When carrying out our day-to-day business activities, NAB advocates customer fairness and strives to act in the best interests of our customers and the outcomes they desire. As well as continuing to leverage learnings from our experience in the UK, the heightened regulatory focus on conduct risk (customer fairness) both in Australia and internationally is also helping to shape the way our approach to risk management is evolving. In 2016, a Conduct framework will be finalised to enable NAB to more effectively manage and mitigate conduct related exposures.

Risk accountability across our three lines of defence

1. Line management


Responsible for managing the risks originating within the business.

Identify, assess, control and monitor risks.

Manage risks within risk appetite.

Establish and maintain a robust risk and control environment.


2. Risk


Responsible for ensuring that the risk and control environment is actively and appropriately managed through the provision of risk insight, risk appetite and oversight.

Establish NAB Group-wide and specific risk appetite.

Develop and maintain policies, tools and processes for risk management.

Oversee, monitor and challenge the business on risk-related activities.

Define minimum standards and oversee related consequence management.

Provide insight.


3. Internal Audit


Provides independent assurance over the risk and control framework.

Independently review, monitor and test first and second line risk activities.

Independent assurance on compliance requirements by regulators.

Assess the overall effectiveness of the business’ risk and control environment and ability to self assess.


Material risk categories


The table below represents the nine key material risk categories which may impact NAB’s reputation and our actual or potential risk exposures. These key material risk categories are inter-related and NAB views and manages them collectively to deliver a better customer experience.

Risk category

The risk of loss from

Credit risk

the potential that a counterparty or customer will fail to meet its obligations to NAB in accordance with agreed terms.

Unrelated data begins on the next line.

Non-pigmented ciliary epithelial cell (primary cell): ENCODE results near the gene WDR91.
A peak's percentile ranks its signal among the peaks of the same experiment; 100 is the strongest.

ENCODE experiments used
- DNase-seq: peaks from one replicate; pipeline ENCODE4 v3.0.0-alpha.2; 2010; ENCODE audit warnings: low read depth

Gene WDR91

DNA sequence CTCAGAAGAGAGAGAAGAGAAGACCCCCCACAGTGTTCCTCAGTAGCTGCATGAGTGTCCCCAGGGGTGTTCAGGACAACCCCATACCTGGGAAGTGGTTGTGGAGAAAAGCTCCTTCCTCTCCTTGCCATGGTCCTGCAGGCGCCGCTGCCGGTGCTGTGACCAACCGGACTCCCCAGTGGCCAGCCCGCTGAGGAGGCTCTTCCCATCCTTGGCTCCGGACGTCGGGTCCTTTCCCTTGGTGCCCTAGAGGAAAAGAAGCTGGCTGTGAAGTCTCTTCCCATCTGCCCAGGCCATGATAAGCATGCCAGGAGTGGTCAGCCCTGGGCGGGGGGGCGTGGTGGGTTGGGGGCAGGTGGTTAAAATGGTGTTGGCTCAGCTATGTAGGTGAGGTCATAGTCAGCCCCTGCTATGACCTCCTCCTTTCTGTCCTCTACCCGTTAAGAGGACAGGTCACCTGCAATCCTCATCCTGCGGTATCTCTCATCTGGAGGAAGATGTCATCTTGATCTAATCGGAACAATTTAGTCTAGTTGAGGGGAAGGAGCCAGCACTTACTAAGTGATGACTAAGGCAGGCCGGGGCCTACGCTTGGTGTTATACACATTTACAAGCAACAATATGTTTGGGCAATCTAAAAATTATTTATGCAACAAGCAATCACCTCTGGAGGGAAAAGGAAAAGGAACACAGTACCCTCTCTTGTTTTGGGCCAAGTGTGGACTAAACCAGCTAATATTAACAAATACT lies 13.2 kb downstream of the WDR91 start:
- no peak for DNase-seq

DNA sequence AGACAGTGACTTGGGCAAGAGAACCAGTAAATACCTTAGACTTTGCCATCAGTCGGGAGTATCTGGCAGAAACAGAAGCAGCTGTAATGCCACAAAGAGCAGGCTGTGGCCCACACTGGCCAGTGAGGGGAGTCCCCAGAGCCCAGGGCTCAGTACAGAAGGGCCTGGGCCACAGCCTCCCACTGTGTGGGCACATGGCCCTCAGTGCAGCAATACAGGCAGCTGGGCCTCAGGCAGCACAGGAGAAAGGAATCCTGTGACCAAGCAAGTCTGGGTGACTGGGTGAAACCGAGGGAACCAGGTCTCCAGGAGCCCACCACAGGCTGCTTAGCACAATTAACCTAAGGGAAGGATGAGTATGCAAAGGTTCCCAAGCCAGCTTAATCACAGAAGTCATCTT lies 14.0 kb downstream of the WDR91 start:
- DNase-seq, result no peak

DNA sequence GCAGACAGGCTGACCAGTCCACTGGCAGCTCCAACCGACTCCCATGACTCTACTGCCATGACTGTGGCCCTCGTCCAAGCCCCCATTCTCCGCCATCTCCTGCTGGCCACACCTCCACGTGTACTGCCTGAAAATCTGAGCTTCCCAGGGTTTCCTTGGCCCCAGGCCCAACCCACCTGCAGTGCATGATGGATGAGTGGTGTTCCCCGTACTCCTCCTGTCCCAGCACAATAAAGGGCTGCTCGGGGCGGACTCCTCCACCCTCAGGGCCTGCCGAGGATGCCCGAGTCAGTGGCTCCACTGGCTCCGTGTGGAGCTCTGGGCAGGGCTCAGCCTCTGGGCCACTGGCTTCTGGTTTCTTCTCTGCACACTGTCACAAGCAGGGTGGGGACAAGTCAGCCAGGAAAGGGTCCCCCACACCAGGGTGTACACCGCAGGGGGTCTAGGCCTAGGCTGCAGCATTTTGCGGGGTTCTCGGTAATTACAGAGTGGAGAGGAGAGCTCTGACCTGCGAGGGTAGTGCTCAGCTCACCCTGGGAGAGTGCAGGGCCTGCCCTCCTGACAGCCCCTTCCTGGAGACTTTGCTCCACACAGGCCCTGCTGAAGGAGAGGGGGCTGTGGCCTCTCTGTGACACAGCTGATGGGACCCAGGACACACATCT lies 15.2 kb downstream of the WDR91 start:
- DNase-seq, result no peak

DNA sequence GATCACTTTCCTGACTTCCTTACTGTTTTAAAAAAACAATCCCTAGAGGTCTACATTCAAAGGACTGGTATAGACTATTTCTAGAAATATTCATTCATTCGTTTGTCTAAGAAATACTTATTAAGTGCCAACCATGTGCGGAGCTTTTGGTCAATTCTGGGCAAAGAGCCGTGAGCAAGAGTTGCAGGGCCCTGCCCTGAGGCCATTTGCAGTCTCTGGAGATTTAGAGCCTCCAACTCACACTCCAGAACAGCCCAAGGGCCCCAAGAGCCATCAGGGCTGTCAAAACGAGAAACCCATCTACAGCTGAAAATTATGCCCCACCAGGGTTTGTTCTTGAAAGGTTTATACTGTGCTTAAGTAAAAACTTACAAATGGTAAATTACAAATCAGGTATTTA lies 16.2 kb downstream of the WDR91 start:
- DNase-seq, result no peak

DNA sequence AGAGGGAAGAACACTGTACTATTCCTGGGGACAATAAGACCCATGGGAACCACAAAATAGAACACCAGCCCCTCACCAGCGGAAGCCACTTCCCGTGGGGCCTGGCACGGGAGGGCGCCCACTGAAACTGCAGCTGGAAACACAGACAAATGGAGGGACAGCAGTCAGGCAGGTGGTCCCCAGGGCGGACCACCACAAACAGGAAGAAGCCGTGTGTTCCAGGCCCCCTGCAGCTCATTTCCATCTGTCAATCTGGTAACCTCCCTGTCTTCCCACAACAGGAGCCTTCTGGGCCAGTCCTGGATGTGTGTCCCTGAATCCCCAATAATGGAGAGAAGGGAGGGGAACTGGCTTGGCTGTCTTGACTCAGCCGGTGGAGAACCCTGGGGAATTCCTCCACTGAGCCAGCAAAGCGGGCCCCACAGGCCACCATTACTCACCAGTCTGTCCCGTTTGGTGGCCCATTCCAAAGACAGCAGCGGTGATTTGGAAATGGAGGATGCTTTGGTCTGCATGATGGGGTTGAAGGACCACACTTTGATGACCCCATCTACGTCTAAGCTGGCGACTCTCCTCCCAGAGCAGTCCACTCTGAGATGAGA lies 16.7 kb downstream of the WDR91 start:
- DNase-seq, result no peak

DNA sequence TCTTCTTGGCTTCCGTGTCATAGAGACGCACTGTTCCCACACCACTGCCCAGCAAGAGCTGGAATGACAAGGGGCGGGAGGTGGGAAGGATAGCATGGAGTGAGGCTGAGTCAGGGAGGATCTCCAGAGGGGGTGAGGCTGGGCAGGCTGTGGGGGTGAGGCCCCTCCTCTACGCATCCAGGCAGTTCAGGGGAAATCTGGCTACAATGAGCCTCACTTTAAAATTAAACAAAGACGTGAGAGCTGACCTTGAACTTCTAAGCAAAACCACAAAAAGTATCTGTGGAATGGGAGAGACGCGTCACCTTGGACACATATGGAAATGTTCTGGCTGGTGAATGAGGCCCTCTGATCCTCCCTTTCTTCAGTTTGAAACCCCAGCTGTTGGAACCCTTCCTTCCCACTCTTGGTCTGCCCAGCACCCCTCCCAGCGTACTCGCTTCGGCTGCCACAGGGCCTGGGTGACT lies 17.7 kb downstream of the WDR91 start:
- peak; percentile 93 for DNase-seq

Operational risk

inadequate internal processes and controls, people and systems or external events.

Compliance risk

failing to understand and comply with applicable laws, regulations, licence conditions, supervisory requirements, self-regulatory industry codes of conduct and voluntary initiatives, as well as internal policies, standards, procedures and frameworks.

Balance sheet and liquidity risk

NAB’s banking book activities, including capital, funding, liquidity, interest rate, foreign exchange and equity.

Traded market risk

adverse changes in fair value of positions from the NAB’s book trading activities, as a result of movements in foreign exchange and interest rates, volatilities and credit spreads.

Life insurance risk

when payments under life insurance policies exceed those anticipated in the premiums collected and underlying investment income earned.

Regulatory risk

failing to identify and monitor changes in the regulatory environment, damaging NAB’s relationship with its regulators, and failing to take the opportunity to help shape the development of emerging legislative framework and / or to effectively implement the required changes.

Defined benefit pension risk

the Group’s defined benefit pension scheme being in deficit (i.e. the pension fund assets are at a value below the discounted value of current and future pension fund obligations).

Strategic risk (including positioning and execution risk)

positioning - associated with the strategic choices that we make and their ongoing viability in response to, or in anticipation of, changes in the environment.

execution - failing to execute the chosen strategy.


Managing ESG risk


NAB’s ESG Risk Principles provide an overarching framework for us to integrate ESG risk considerations into our day-to-day decision-making.

During 2015, NAB experienced growing demand from stakeholders, including customers and investors, for more detailed information to help them better understand carbon risk in investment and lending portfolios. In response, we made public our commitment to carbon risk disclosure. NAB remains committed to identifying, developing and implementing ways to improve disclosure on carbon risk exposure through collaboration with other financial institutions in Australia and internationally.

In 2015, we undertook the following activities to deliver on this commitment:

Increased relevant disclosures on our lending to the energy and natural resources sectors in our Results Investor Presentations44.

Continued to participate in the United Nations Environment Program Finance Initiative (UNEP FI) and World Resources Institute Carbon Portfolio Initiative, to assist the development of standardised disclosure on carbon-related risk exposure for financial institutions.

Collaborated with our Australian Banking peers on disclosure of carbon-related risk exposure for financial institutions.

In addition, we progressed on the commitments we made in our ‘Improper Land Acquisition Policy Statement’, reaffirming that we consider the practice to be unacceptable. The Statement helps stakeholders understand our views on the matter and provides detail on how we manage ESG risk issues. More information is provided in our 2015 Dig Deeper report.